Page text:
In keeping weight to a minimum, however, Therm-a-Rest did have to sacrifice some warmth. To be clear, the Argo is a viable option for summer evenings, those who run warm, or as a supplement to a quality sleeping bag in the shoulder seasons, but it’s noticeably thinner and less insulated than loftier designs like the Rumpl Original Puffy above. On the flip side, the single-person Rumpl may be too small for some, and stepping up to the two-person version will cost you a steep $220. In other words, the Argo is far and away the better value, and a two-person quilt is a bit more about friendship than function to begin with (plus, sharing body heat can offer a considerable boost in warmth). Other more insulated double models to consider include Rumpl’s two-person NanoLoft Puffy ($265) and Therm-a-Rest's own down-insulated Ramble ($350). And for an even cheaper but less premium two-person design, check out Kelty’s $50 Biggie Blanket.
See the Therm-a-Rest Argo Blanket
Best Down-Insulated Camping Blanket
Insulation: 600-fill-power down
Weight: 1 lb. 3.2 oz.
What we like: Lofty down insulation is very warm and highly compressible.
What we don’t: Not the best value.
Rumpl’s Original Puffy Blanket above is impressively well rounded and versatile (hence our ranking), but it’s not the lightest or most packable design on the market. Enter Rumpl’s Down Puffy Blanket, which swaps the standard model’s synthetic fill for loftier and more compressible 600-fill-power down. In addition to providing similar warmth for around a pound less, the Down Puffy packs down much smaller for storing in a backpack or travel bag (we found it’s about 1/3 the size of the Original Puffy in its stuff sack) while offering a modest boost in coziness. Rumpl also addressed two of down’s biggest pitfalls—lack of wet-weather protection and propensity to leak feathers—by equipping the Down Puffy with hydrophobic down, a quality DWR coating, and a decently tough 30-denier shell. A final highlight is the focus on sustainability, including a 100% recycled shell and traceable down insulation that’s a byproduct of the food industry (i.e., no live plucking).
All in all, the Rumpl Down Puffy Blanket is pretty well balanced for its light and premium build, but it’s still a steep investment at $250. For half the price, the Kelty Galactic Down below uses only slightly lower-quality 550-fill down (although it’s not hydrophobic) and has a significantly thicker 50-denier shell that will stand up better to long-term outdoor use. You do make noticeable compromises in weight (the Kelty comes in 9.4 oz. more) and packed size, and the Galactic Down's lining and shell fabric feel decidedly less premium. Those trade-offs may be worth it for budget-focused campers looking to save, but if you can bite the bullet, the Rumpl's high-end finishes and impressive warmth-to-weight ratio are undeniably enticing. For an even lighter and more compressible option from Rumpl, their top-end Featherlite checks in at a scant 1 pound and packs down to just 5 x 8 inches but has a concerningly thin 10-denier shell and is eye-wateringly expensive at $400.
See the Rumpl Down Puffy Blanket
Best Poncho-Style Camping Blanket
Weight: 1 lb. 8 oz.
What we like: A wearable blanket—complete with a hood—for maximizing warmth and coverage.
What we don’t: Small neck opening, no hood drawcord, and not everyone will love the look.
Poncho-style blankets are a popular and growing trend, with Therm-a-Rest’s Honcho Poncho leading the charge. Laid flat, the Honcho Poncho looks a lot like a standard camping blanket, including quality synthetic insulation stuffed inside a water-resistant polyester shell. However, with the addition of a hood and two pockets at the front—one zippered pocket and one open kangaroo-style pouch—the Honcho Poncho is significantly more appealing as a wearable piece. Simply throw it on when the mercury drops, connect the snaps at either side, and move around as you normally would. All in all, it’s a functional two-in-one design that makes it easy to stay warm while performing camp chores or stepping out for a bathroom break in the middle of the night.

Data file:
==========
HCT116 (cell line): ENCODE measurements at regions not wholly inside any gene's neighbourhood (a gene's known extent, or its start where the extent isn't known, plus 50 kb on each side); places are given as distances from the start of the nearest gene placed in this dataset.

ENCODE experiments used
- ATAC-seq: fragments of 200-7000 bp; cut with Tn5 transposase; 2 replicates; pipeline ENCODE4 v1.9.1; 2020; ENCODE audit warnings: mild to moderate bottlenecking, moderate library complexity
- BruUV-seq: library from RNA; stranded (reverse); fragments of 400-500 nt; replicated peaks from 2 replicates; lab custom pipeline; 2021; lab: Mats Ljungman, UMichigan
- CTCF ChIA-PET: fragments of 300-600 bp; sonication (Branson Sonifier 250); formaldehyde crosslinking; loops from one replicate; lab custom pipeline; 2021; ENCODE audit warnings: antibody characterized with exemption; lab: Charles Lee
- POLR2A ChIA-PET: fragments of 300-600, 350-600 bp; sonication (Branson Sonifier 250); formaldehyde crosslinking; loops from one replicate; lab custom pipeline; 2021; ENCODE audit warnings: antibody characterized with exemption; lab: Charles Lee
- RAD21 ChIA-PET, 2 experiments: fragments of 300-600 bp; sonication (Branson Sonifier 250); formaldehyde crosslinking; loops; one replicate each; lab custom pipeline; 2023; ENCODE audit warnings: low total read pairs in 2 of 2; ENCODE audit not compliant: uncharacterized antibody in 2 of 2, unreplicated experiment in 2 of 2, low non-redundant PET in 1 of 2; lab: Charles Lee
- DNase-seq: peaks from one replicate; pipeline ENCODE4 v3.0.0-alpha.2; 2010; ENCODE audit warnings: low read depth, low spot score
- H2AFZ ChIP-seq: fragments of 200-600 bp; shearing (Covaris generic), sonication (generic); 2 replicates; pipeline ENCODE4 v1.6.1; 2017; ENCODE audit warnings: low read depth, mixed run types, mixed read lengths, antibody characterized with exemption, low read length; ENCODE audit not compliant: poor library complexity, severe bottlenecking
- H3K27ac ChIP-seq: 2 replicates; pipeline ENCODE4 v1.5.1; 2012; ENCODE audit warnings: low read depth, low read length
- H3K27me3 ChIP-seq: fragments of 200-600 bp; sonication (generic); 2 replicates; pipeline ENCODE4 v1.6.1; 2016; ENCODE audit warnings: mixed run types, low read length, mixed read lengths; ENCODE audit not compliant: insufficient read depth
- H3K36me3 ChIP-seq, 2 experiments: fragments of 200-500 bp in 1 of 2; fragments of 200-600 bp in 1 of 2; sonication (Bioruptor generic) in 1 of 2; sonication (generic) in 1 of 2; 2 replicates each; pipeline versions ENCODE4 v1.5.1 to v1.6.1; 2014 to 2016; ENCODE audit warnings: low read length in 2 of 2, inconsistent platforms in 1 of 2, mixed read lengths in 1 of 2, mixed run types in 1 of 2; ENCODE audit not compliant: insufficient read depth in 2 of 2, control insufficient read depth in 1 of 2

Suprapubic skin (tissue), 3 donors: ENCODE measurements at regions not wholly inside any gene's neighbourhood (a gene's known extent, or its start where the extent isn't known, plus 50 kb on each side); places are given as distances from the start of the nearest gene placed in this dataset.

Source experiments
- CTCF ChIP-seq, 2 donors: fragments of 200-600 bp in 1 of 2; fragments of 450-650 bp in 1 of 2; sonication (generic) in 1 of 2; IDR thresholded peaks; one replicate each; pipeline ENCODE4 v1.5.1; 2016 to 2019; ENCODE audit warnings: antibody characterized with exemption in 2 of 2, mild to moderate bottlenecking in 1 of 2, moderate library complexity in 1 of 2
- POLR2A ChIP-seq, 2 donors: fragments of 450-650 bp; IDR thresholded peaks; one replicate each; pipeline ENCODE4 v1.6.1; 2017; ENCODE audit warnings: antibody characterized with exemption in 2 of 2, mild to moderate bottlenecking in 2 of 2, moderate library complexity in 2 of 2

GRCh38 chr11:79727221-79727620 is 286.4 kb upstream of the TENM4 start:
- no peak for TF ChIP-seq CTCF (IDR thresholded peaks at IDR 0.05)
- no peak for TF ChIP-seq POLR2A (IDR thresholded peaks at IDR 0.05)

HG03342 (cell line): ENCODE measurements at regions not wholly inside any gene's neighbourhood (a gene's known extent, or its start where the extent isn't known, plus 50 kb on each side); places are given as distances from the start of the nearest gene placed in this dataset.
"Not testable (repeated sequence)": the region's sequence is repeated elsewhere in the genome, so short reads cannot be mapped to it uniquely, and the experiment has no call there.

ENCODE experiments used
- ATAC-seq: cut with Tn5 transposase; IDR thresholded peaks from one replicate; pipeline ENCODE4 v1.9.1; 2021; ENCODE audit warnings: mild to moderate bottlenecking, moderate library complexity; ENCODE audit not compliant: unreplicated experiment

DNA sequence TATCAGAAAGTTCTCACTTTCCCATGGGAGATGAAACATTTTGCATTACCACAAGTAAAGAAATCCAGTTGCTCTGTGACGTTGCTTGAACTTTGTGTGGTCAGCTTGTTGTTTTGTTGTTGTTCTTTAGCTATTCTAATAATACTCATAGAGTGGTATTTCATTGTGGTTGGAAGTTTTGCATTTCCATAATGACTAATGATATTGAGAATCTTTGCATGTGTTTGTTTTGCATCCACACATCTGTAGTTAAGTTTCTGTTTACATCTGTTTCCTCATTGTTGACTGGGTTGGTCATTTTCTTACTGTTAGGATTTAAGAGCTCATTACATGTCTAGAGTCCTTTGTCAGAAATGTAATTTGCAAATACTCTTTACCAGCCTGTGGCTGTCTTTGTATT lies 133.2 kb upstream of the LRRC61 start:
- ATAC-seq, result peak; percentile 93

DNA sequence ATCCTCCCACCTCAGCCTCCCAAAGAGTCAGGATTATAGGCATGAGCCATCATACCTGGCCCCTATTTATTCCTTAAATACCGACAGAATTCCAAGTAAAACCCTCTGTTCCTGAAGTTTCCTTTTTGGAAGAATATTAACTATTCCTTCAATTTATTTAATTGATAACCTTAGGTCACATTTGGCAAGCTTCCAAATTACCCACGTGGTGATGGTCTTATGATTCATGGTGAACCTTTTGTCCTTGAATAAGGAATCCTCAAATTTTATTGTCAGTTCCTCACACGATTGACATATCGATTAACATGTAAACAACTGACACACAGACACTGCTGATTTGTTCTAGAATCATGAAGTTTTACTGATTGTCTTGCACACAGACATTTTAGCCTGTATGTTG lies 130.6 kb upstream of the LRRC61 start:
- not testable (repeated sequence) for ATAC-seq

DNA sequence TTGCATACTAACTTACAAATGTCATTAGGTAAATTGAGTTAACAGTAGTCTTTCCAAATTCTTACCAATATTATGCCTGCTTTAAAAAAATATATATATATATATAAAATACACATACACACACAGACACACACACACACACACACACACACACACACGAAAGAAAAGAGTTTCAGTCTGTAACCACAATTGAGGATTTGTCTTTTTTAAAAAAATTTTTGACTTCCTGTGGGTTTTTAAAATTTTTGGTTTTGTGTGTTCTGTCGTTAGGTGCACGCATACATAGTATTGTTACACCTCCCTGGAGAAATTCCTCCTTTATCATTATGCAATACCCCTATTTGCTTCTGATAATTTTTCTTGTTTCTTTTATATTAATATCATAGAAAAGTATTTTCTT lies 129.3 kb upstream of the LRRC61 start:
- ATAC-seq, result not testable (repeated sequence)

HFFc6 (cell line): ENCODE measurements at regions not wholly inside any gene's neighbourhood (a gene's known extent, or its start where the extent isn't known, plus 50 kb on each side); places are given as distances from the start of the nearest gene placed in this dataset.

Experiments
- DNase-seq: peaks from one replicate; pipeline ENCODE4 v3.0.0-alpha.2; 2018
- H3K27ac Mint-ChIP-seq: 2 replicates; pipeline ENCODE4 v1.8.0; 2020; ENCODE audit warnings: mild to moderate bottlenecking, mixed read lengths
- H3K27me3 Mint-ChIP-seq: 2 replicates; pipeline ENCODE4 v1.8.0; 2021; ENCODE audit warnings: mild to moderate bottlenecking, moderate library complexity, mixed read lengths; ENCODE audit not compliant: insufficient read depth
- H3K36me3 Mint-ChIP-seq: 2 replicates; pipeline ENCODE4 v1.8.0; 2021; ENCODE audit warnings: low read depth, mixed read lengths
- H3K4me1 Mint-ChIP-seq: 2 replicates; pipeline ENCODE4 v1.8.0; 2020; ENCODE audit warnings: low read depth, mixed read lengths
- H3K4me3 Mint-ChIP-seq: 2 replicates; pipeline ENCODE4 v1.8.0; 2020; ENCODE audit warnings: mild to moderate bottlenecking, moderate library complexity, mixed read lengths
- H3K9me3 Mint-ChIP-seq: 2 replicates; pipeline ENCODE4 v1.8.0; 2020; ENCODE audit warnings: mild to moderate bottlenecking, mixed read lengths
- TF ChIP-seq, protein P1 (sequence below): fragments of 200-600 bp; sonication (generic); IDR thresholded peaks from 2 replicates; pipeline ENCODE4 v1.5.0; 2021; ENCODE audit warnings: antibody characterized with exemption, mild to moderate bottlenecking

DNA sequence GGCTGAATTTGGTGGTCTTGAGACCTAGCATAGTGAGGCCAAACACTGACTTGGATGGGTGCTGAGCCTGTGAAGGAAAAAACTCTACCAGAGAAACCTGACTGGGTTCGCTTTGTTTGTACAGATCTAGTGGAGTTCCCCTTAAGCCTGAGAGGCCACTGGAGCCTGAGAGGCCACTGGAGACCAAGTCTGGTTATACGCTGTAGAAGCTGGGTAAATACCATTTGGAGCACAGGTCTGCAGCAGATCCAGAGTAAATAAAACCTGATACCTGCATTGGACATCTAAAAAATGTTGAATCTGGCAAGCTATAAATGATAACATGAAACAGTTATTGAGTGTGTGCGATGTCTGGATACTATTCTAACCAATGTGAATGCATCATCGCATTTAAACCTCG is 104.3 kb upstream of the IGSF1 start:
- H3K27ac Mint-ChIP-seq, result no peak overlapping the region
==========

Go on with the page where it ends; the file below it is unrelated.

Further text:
As we alluded to, Therm-a-Rest isn’t the only brand to offer a poncho-style blanket. For example, Rumpl sells both their Original Puffy and NanoLoft in poncho versions, which tack on practical features like drawcords to adjust the hood and beverage holders inside the kangaroo pouch. However, both are pricier at $175 and $275 respectively and can't be fully unfolded like the Honcho Poncho. Cheaper alternatives to consider include Kelty’s Hoodligan ($50) and REI’s Camp Wrap ($100), but those options secure around the front (rather than at the sides), which results in less coverage. To be sure, the Honcho Poncho isn’t perfect—the neck opening is on the smaller end, there’s no drawcord for cinching the hood, and we wish there were a couple more snaps for securing the sides. But overall, it’s a very well-executed and fun setup for campers looking to maximize coverage. For the ultimate in warmth, Therm-a-Rest also offers a down-insulated variation for $260, although it can’t be used as a standard blanket due to the sleeves.
See the Therm-a-Rest Honcho Poncho
Best Wool Camping Blanket
Insulation: Wool (86% wool, 14% cotton)
Weight: 5 lb. 4.3 oz.
What we like: A beautiful wool blanket with Pendleton’s exceptional craftsmanship.
What we don’t: Heavy, expensive, and less versatile than many designs here.
Pendleton has been weaving quality wool blankets since the early 1900s, and their classic designs and excellent craftsmanship are hard to beat. We’ve been long-time owners of their Yakima Camp Blanket, which is a proven option for everything from backyard gatherings to vanlife and weekends at the cabin. Rather than synthetic or down, the Pendleton utilizes the company’s hallmark wool construction, which adds a little cotton for a soft next-to-skin feel. The wool is durable, naturally odor-resistant, and warm, and the blanket has a high-end look and feel with a classy striped design and nature-inspired colorways.